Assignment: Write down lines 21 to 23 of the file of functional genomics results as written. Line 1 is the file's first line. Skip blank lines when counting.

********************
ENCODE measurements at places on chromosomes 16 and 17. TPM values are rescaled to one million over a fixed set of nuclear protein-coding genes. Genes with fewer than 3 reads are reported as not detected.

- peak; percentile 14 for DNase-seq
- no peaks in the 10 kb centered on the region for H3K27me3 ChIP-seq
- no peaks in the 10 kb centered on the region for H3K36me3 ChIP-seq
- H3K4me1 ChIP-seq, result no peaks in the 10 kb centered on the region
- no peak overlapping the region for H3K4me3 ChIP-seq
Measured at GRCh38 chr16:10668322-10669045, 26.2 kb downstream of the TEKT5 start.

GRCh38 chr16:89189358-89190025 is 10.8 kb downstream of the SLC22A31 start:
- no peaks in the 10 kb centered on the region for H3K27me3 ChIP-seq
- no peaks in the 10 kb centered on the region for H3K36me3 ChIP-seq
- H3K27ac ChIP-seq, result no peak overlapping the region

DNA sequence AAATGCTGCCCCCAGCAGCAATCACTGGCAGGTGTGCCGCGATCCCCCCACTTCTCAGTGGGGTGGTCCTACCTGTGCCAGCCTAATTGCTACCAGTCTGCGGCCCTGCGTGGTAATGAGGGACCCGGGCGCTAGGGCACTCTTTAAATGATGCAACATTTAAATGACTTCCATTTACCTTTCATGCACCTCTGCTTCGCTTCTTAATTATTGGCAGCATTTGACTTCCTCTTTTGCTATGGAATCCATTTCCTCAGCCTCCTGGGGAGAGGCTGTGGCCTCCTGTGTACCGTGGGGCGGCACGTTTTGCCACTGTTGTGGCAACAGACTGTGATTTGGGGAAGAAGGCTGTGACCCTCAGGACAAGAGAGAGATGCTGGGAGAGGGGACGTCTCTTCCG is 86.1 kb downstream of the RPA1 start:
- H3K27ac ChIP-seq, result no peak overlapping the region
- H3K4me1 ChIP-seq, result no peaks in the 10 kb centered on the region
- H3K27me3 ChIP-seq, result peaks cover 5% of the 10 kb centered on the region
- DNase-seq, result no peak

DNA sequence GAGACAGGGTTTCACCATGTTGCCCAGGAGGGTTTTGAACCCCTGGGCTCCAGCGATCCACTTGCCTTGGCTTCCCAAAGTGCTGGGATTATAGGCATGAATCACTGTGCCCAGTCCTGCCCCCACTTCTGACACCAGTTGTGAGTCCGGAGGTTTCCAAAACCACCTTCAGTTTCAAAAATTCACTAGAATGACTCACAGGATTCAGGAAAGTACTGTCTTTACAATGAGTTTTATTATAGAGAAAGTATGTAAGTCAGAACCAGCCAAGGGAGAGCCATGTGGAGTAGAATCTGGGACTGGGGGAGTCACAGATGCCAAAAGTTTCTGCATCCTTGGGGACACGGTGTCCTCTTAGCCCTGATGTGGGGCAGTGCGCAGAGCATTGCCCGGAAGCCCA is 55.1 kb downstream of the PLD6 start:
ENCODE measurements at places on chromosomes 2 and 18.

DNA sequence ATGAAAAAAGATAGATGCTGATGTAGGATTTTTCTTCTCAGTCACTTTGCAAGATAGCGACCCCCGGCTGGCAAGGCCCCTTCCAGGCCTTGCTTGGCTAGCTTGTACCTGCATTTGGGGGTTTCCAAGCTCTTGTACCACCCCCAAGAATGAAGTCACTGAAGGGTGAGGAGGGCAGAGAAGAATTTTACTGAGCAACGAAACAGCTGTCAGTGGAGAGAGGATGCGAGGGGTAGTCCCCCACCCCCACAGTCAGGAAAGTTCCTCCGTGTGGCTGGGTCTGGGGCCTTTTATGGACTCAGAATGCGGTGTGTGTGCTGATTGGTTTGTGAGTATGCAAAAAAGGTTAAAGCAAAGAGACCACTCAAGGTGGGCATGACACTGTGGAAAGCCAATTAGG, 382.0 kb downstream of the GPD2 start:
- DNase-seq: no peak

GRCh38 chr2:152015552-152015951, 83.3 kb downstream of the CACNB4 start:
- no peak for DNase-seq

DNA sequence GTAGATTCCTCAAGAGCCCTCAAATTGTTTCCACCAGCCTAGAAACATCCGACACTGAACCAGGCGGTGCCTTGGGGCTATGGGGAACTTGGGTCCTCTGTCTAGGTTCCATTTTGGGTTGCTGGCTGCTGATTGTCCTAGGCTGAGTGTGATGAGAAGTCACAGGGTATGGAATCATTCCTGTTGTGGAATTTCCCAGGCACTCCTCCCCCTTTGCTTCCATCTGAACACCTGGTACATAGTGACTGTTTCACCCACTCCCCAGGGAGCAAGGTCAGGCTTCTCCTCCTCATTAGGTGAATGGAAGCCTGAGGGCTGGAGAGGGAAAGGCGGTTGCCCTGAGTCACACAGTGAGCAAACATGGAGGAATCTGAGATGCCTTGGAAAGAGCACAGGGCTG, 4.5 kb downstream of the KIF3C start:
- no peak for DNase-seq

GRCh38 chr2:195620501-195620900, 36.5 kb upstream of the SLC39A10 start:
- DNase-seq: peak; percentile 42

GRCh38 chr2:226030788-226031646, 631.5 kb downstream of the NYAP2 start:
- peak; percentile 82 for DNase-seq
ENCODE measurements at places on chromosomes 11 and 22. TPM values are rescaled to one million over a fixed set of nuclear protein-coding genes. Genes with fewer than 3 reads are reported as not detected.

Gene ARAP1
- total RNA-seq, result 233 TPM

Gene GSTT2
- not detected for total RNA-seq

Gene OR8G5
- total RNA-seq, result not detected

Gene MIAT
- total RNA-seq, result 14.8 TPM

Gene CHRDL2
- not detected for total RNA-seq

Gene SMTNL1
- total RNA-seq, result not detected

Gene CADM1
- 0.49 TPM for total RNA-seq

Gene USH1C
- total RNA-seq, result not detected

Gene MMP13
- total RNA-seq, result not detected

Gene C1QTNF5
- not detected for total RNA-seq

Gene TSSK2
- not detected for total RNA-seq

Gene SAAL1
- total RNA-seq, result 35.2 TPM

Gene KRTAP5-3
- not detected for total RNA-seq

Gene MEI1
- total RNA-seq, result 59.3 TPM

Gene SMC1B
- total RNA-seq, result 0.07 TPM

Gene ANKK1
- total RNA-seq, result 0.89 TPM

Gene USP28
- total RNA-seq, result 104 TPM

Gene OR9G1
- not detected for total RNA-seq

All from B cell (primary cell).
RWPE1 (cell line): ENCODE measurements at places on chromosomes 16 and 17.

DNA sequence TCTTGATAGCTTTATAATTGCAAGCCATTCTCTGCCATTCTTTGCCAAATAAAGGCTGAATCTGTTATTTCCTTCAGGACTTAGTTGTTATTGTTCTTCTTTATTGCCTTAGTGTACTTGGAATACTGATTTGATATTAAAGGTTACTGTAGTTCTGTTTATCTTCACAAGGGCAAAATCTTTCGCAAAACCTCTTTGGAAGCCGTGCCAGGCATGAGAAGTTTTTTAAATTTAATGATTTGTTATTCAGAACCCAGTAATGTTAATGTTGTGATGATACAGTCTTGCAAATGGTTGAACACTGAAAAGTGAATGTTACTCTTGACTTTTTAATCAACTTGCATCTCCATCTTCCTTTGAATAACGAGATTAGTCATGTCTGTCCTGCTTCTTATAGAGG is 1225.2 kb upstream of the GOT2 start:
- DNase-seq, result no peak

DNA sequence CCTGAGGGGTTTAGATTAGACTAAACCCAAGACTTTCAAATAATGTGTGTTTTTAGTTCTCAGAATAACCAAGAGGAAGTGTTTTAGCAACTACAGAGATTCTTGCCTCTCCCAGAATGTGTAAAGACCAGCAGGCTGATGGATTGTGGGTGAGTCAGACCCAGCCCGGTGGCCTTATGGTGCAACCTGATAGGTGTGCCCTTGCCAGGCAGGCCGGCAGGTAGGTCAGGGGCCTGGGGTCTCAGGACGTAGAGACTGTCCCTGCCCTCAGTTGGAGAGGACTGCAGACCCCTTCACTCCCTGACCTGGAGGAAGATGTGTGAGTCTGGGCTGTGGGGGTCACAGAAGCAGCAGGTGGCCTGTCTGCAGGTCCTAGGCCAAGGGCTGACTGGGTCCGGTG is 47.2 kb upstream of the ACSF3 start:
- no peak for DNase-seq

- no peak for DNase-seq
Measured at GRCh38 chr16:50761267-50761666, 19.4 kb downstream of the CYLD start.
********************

GRCh38 chr2:152015552-152015951, 83.3 kb downstream of the CACNB4 start:
- no peak for DNase-seq

DNA sequence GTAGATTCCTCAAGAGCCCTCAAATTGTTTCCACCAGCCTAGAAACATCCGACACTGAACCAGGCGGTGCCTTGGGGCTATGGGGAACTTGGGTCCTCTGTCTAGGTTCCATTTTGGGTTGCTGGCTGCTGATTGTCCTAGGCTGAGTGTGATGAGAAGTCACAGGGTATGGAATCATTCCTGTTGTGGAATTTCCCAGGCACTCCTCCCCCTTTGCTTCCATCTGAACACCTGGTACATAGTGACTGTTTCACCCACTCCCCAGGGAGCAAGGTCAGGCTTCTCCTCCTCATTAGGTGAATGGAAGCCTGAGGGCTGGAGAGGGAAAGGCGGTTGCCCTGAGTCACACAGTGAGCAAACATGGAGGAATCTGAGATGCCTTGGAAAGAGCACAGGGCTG, 4.5 kb downstream of the KIF3C start: